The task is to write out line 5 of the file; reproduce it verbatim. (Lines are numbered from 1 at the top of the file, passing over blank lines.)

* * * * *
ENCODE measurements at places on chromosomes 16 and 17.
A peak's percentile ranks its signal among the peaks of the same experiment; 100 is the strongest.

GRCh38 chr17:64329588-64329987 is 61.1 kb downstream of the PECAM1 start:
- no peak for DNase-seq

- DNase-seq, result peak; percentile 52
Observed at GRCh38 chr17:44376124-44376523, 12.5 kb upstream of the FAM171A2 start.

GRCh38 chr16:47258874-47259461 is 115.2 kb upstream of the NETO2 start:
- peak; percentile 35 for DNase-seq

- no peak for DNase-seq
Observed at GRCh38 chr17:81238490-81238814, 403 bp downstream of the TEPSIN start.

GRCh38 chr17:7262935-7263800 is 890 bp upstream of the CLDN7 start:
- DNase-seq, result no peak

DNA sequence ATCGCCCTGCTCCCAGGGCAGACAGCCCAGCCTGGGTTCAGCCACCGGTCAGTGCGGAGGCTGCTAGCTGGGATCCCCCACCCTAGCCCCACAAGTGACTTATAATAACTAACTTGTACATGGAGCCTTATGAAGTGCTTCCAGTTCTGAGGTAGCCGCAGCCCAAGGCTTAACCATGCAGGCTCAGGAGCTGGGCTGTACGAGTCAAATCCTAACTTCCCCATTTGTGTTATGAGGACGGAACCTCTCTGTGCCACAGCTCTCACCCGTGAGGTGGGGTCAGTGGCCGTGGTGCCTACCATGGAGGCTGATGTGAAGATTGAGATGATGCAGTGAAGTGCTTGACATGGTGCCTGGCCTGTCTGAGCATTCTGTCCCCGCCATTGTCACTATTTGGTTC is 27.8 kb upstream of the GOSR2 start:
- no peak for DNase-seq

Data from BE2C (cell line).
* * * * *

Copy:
- DNase-seq, result peak; percentile 52